View a fact sheet to learn about the FY 2018 awards made for BJA-specific programs, including the Comprehensive Opioid Abuse Site-based Program, Innovative Prosecution Solutions, Justice and Mental Health Collaboration Program, and others.

Blog: Federal Agencies Work Toward Reducing Opioid Impact on Youth
On March 14, members of the Coordinating Council on Juvenile Justice and Delinquency Prevention listened to a panel of federal representatives discuss the national opioid crisis' impact on youth as well as the government's response to the crisis. Read the blog post to see how BJA is helping by investing in an OD map tracking system and other efforts.

National Recovery Month (September)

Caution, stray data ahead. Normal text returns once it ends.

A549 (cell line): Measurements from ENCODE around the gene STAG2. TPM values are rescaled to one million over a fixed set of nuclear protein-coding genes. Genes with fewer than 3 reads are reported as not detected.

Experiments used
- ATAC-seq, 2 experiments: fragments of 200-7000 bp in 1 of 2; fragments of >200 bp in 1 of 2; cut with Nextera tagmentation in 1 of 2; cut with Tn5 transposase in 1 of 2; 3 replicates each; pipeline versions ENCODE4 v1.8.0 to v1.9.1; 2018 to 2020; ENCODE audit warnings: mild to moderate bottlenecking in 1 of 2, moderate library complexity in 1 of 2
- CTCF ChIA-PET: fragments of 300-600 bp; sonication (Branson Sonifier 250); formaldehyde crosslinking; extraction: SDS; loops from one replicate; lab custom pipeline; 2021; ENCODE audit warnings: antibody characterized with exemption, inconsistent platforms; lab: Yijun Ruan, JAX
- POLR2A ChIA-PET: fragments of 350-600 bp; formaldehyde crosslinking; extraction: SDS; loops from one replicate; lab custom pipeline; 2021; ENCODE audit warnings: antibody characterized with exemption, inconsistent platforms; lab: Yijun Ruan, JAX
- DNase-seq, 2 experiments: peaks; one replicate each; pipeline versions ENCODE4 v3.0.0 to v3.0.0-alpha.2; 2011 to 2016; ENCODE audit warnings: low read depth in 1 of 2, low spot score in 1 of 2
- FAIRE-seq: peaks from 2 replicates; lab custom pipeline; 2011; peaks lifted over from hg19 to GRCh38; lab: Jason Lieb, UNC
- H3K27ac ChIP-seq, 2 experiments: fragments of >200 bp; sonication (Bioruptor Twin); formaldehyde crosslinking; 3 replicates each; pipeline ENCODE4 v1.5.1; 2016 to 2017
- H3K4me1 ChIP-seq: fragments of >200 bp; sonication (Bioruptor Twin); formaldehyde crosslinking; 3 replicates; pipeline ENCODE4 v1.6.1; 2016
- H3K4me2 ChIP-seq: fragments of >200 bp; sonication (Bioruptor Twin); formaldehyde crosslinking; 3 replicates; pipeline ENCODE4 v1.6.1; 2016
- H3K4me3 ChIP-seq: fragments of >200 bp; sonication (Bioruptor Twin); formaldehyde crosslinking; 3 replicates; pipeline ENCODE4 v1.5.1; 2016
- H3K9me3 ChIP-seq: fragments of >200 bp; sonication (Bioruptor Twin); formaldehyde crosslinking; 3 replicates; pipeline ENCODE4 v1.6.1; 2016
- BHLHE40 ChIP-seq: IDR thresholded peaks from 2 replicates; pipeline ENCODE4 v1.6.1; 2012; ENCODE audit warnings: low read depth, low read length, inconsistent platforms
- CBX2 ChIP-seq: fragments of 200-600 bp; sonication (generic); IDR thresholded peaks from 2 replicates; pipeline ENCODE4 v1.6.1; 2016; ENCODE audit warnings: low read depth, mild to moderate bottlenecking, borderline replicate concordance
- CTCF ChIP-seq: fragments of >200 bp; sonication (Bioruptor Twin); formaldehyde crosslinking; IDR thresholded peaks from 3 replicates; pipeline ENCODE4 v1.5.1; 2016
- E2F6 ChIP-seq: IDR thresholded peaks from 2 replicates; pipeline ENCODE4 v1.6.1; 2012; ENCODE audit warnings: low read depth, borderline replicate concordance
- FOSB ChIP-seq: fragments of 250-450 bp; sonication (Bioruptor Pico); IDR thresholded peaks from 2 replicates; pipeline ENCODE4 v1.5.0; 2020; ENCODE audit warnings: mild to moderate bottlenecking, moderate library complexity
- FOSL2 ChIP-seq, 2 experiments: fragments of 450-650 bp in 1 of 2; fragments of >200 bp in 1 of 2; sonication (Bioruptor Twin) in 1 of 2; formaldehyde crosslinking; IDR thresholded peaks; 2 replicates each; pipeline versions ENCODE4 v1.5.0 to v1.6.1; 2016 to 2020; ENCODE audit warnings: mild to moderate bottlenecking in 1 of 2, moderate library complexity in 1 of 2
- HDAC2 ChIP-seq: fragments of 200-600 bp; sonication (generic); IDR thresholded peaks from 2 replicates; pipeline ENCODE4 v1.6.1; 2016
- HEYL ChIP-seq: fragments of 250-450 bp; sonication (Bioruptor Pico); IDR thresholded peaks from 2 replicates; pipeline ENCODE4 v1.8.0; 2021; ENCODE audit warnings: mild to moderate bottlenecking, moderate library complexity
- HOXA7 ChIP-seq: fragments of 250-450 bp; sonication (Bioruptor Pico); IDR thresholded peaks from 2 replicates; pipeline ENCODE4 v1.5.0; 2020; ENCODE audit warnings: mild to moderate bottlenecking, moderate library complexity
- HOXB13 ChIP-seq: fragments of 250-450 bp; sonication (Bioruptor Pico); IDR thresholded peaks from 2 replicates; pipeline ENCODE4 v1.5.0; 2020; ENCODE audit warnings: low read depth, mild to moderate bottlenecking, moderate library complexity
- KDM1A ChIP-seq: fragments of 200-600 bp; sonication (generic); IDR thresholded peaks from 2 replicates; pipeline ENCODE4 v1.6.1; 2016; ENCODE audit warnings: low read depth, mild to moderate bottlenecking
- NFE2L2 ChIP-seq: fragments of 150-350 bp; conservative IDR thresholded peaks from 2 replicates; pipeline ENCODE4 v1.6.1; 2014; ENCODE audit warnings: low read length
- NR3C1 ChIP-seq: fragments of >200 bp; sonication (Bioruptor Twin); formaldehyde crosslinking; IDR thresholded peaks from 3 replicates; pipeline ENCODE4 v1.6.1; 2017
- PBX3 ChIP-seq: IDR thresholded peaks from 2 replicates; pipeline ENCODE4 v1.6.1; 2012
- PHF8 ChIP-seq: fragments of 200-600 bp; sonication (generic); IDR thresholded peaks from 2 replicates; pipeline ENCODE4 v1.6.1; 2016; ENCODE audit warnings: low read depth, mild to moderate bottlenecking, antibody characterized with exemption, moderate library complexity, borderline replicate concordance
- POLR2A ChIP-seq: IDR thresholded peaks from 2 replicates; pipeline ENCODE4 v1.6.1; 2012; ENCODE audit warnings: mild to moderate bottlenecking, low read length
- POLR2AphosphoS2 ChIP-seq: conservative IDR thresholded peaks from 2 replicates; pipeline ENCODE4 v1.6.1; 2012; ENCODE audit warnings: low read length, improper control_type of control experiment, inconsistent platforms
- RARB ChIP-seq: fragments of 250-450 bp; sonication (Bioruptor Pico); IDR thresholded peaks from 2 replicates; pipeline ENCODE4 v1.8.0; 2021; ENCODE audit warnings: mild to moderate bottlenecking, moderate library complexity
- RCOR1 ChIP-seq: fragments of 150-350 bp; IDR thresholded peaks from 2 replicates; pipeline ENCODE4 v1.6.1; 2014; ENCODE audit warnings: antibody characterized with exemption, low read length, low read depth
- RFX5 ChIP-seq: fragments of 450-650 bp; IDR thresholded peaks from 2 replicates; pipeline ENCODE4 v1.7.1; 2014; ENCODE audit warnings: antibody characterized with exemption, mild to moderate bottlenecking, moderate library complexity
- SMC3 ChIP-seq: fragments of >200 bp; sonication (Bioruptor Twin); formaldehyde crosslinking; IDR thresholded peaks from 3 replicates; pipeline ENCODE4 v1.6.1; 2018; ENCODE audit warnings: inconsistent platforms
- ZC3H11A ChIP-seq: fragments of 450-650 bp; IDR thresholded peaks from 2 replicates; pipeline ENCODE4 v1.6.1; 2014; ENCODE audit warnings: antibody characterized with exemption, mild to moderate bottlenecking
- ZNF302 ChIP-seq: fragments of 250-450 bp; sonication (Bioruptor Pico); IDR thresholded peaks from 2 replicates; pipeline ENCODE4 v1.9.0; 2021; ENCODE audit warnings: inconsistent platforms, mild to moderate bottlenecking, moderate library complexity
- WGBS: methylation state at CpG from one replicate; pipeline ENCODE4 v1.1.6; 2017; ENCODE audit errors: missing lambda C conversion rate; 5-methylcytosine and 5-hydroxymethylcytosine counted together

National Recovery Month (Recovery Month) is a national observance that educates Americans on the fact that addiction treatment and mental health services can enable those with a mental and/or substance use disorder to live a healthy and rewarding life. The observance’s main focus is to laud the gains made by those in recovery from these conditions, just as we would those who are managing other health conditions such as hypertension, diabetes, asthma, and heart disease. Recovery Month spreads the positive message that behavioral health is essential to overall health, prevention works, treatment is effective, and people can and do recover. Recovery Month, now in its 30th year, highlights individuals who have reclaimed their lives and are living happy and healthy lives in long-term recovery and also honors the prevention, treatment, and recovery service providers who make recovery possible. Recovery Month promotes the message that recovery in all its forms is possible, and also encourages citizens to take action to help expand and improve the availability of effective prevention, treatment, and recovery services for those in need.